A large number of individuals participated in the rescue and recovery operation at the World Trace Center (WTC) site on and after the attack of September 11, 2001. Many workers developed a variety of medical problems, including chronic upper and lower airway disease. The term "WTC cough" has been coined for the observed lower respiratory condition(s), while a more detailed characterization emerges. In cases where there is not a clear ventilatory impairment pattern, or when structural abnormalities are suspected, a chest CT has been performed, to better define their pulmonary complaints.
METHOD AND MATERIALS
Twenty male patients were referred for CT evaluation from a dedicated clinical program for former WTC workers. Approximately 40% of the 700 patients evaluated at this program have new or exacerbated respiratory problems that they date as having arisen while and/or after their working at the WTC site. This subgroup was selected because their clinical diagnosis could not be clearly characterized as asthma, COPD, etc. and their pulmonary function testing showed a restrictive or a mild obstructive impairment, without either spirometric and/or clinical bronchodilator response. Single breath-hold inspiratory and expiratory thin section (1mm) CT was performed. The CT scans were visually scored for severity of interstitial disease and air-trapping on an integer scale of 0-3.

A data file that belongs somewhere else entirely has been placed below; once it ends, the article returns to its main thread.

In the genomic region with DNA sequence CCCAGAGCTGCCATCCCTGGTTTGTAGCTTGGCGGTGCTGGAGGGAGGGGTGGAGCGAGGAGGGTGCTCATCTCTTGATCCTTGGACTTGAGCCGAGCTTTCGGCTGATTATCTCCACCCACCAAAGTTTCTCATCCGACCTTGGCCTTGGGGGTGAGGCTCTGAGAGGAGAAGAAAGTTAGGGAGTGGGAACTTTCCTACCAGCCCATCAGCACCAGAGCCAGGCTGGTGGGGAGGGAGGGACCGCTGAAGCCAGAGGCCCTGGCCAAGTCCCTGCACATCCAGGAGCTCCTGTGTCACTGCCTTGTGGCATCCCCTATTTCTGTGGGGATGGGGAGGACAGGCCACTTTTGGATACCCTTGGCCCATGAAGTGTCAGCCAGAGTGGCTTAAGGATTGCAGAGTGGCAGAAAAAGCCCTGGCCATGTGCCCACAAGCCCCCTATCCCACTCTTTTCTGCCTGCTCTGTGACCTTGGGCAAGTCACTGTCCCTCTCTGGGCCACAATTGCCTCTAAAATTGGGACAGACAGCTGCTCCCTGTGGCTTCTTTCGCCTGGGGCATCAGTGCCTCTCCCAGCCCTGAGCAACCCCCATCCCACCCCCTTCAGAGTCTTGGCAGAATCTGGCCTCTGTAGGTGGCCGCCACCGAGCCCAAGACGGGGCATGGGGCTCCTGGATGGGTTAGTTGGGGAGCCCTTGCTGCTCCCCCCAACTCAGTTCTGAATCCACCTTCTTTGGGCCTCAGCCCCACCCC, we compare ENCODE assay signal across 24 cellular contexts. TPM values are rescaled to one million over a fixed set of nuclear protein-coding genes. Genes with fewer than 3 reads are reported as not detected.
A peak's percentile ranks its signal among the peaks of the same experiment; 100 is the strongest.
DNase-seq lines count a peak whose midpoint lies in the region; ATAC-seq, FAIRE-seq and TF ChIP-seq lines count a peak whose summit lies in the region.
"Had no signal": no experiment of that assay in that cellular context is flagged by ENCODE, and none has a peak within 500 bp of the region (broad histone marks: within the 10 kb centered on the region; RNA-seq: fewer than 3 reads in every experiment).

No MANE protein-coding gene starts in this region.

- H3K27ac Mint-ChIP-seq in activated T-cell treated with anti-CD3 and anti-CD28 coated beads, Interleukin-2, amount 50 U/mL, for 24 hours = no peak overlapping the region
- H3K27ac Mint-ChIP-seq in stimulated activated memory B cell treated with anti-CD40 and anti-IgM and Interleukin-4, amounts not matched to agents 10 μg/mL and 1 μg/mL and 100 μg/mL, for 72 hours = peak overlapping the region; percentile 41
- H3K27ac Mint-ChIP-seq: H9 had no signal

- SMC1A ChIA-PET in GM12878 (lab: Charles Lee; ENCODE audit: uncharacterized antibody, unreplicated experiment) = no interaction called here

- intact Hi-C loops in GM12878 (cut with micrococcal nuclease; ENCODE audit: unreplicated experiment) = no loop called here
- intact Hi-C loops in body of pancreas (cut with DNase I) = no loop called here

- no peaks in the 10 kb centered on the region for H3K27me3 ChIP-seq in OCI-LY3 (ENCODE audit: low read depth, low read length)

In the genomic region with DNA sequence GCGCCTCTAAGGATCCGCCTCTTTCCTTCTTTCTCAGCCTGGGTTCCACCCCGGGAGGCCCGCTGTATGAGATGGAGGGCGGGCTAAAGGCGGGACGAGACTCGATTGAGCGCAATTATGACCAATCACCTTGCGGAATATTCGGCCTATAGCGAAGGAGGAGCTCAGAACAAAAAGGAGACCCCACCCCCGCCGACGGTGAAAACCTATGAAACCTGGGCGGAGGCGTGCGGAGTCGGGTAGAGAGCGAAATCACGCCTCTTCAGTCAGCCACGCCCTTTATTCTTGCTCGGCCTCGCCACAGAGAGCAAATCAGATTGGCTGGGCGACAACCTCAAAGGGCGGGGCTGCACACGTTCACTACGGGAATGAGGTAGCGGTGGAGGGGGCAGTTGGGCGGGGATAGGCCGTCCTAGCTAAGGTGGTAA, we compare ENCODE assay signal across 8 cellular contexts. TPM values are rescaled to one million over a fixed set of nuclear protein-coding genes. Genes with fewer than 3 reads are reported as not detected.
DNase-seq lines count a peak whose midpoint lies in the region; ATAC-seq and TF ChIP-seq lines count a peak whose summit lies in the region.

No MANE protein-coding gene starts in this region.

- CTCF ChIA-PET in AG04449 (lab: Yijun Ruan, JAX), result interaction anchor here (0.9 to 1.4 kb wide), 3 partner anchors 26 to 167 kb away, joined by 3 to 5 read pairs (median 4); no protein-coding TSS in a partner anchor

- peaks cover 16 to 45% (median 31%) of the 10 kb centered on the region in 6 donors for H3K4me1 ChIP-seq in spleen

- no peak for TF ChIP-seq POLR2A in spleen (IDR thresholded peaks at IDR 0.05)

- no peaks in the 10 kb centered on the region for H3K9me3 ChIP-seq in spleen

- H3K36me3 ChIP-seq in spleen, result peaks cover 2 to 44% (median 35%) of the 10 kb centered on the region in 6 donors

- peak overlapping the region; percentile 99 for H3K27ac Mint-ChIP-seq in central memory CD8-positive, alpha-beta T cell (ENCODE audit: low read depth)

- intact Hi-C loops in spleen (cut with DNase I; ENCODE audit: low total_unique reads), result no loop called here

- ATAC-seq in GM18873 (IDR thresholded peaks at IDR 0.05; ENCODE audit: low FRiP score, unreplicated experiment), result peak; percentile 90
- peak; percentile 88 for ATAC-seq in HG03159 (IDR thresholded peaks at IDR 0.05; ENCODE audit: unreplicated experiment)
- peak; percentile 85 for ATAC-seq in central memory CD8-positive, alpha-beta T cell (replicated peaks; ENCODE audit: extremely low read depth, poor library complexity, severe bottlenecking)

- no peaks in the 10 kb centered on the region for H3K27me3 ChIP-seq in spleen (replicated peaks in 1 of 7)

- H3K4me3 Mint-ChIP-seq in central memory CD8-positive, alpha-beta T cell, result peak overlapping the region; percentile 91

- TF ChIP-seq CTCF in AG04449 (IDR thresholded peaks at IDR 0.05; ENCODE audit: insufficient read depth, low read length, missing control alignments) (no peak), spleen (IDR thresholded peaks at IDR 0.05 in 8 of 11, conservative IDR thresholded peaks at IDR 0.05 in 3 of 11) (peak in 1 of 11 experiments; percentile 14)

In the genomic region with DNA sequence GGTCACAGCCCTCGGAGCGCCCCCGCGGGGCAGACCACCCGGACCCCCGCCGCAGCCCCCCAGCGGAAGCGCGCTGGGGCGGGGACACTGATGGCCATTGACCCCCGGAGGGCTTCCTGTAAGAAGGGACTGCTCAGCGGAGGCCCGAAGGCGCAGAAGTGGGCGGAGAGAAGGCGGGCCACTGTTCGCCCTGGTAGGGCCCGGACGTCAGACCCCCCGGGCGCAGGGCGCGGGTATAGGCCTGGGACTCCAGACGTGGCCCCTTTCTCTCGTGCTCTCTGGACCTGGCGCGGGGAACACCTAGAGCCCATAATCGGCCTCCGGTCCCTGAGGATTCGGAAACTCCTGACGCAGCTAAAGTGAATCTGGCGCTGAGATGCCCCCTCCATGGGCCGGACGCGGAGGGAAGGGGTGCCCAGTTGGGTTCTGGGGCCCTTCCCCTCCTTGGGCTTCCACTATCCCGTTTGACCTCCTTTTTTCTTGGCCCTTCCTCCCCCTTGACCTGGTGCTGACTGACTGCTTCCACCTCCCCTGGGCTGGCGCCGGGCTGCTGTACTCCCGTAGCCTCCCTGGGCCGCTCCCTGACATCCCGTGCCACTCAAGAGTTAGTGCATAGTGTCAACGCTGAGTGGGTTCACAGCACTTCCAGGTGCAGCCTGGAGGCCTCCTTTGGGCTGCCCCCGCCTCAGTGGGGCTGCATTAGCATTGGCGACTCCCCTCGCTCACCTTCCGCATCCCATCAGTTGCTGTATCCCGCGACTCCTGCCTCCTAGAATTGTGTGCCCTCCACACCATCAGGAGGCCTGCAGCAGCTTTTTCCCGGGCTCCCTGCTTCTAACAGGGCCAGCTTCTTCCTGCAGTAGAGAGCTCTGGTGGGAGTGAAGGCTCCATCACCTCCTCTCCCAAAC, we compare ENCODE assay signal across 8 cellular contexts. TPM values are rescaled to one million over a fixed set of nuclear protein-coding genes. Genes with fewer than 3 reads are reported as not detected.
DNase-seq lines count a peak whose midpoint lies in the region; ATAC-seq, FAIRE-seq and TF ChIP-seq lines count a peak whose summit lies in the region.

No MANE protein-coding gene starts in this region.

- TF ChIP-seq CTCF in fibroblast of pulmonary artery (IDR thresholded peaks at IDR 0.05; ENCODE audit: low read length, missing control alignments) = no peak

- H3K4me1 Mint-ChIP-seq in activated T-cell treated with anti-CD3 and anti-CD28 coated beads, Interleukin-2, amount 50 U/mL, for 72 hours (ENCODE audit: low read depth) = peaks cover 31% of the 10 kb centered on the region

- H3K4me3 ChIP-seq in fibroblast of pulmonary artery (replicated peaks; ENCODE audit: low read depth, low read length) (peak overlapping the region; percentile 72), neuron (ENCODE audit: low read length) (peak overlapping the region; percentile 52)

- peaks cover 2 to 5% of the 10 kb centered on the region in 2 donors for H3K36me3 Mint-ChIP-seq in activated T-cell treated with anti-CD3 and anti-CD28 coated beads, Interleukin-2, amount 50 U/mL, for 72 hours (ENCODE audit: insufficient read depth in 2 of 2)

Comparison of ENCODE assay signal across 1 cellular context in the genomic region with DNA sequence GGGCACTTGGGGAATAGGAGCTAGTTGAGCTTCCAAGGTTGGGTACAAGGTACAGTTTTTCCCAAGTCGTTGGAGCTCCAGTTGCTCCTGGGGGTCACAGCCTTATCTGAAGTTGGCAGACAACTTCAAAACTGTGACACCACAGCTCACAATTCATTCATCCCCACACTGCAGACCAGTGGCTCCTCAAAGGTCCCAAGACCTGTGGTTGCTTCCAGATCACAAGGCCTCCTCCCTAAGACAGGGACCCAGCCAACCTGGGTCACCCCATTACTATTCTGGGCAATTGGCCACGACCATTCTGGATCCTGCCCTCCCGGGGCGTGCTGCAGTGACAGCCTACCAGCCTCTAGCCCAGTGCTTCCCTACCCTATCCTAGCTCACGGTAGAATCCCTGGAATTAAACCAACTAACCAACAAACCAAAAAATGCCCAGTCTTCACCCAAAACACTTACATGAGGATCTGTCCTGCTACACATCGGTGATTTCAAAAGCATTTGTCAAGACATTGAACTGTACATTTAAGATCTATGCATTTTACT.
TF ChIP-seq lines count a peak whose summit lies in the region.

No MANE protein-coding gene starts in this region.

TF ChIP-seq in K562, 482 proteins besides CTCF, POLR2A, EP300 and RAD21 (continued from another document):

The average age of the patients was 48.5 years. The most common finding was the presence of a mosaic pattern only on end-expiratory CT. These 20 patients had a mean interstitial disease score of 0.8 and a mean air-trapping score of 1.8. Changes consistent with emphysema were found in very few patients and were generally mild in degree. In a few patients isolated bronchiectatic regions were noted, of unlikely clinical significance.
The CT findings support the hypothesis that some individuals exposed to environmental toxins at the WTC site on and post 9/11 suffer from a respiratory ailment characterized by small airway disease. The exact etiology remains undetermined as does the expected progression of disease.